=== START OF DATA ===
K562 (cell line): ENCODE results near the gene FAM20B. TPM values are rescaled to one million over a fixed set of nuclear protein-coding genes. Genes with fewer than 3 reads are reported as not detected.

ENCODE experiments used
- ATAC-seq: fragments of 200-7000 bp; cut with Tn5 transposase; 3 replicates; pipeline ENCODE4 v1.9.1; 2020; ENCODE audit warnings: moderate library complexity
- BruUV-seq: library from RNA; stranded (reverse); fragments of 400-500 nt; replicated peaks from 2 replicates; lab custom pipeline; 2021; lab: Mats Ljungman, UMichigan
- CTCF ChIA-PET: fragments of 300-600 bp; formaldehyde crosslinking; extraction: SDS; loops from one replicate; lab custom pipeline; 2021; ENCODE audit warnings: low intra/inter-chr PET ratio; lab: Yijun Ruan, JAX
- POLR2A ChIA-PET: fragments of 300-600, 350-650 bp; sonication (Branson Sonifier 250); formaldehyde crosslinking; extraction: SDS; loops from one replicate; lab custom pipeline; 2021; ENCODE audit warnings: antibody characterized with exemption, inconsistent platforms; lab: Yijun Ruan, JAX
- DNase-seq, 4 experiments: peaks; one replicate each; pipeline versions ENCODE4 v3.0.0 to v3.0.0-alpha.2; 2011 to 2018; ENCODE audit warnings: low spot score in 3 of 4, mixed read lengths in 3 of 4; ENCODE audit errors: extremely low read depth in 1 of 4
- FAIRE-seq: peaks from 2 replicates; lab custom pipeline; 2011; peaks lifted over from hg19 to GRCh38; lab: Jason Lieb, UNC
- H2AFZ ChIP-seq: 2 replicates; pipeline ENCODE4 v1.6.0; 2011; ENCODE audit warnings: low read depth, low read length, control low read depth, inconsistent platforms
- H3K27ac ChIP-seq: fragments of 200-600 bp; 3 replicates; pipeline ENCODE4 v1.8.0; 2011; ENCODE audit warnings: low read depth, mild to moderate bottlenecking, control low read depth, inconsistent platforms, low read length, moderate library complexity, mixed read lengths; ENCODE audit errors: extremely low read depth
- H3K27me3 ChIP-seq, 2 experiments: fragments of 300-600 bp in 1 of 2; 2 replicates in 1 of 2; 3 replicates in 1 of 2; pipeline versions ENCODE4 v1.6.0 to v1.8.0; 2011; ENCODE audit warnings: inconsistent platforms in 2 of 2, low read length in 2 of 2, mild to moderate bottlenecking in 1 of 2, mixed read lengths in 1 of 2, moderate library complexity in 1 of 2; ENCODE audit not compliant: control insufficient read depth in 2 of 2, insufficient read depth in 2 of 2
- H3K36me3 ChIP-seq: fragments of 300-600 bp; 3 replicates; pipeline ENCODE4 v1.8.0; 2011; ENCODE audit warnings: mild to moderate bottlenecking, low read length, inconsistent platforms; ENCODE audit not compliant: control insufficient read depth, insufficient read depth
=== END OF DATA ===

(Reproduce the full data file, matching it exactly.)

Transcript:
K562 (cell line): ENCODE results near the gene FAM20B. TPM values are rescaled to one million over a fixed set of nuclear protein-coding genes. Genes with fewer than 3 reads are reported as not detected.

ENCODE experiments used
- ATAC-seq: fragments of 200-7000 bp; cut with Tn5 transposase; 3 replicates; pipeline ENCODE4 v1.9.1; 2020; ENCODE audit warnings: moderate library complexity
- BruUV-seq: library from RNA; stranded (reverse); fragments of 400-500 nt; replicated peaks from 2 replicates; lab custom pipeline; 2021; lab: Mats Ljungman, UMichigan
- CTCF ChIA-PET: fragments of 300-600 bp; formaldehyde crosslinking; extraction: SDS; loops from one replicate; lab custom pipeline; 2021; ENCODE audit warnings: low intra/inter-chr PET ratio; lab: Yijun Ruan, JAX
- POLR2A ChIA-PET: fragments of 300-600, 350-650 bp; sonication (Branson Sonifier 250); formaldehyde crosslinking; extraction: SDS; loops from one replicate; lab custom pipeline; 2021; ENCODE audit warnings: antibody characterized with exemption, inconsistent platforms; lab: Yijun Ruan, JAX
- DNase-seq, 4 experiments: peaks; one replicate each; pipeline versions ENCODE4 v3.0.0 to v3.0.0-alpha.2; 2011 to 2018; ENCODE audit warnings: low spot score in 3 of 4, mixed read lengths in 3 of 4; ENCODE audit errors: extremely low read depth in 1 of 4
- FAIRE-seq: peaks from 2 replicates; lab custom pipeline; 2011; peaks lifted over from hg19 to GRCh38; lab: Jason Lieb, UNC
- H2AFZ ChIP-seq: 2 replicates; pipeline ENCODE4 v1.6.0; 2011; ENCODE audit warnings: low read depth, low read length, control low read depth, inconsistent platforms
- H3K27ac ChIP-seq: fragments of 200-600 bp; 3 replicates; pipeline ENCODE4 v1.8.0; 2011; ENCODE audit warnings: low read depth, mild to moderate bottlenecking, control low read depth, inconsistent platforms, low read length, moderate library complexity, mixed read lengths; ENCODE audit errors: extremely low read depth
- H3K27me3 ChIP-seq, 2 experiments: fragments of 300-600 bp in 1 of 2; 2 replicates in 1 of 2; 3 replicates in 1 of 2; pipeline versions ENCODE4 v1.6.0 to v1.8.0; 2011; ENCODE audit warnings: inconsistent platforms in 2 of 2, low read length in 2 of 2, mild to moderate bottlenecking in 1 of 2, mixed read lengths in 1 of 2, moderate library complexity in 1 of 2; ENCODE audit not compliant: control insufficient read depth in 2 of 2, insufficient read depth in 2 of 2
- H3K36me3 ChIP-seq: fragments of 300-600 bp; 3 replicates; pipeline ENCODE4 v1.8.0; 2011; ENCODE audit warnings: mild to moderate bottlenecking, low read length, inconsistent platforms; ENCODE audit not compliant: control insufficient read depth, insufficient read depth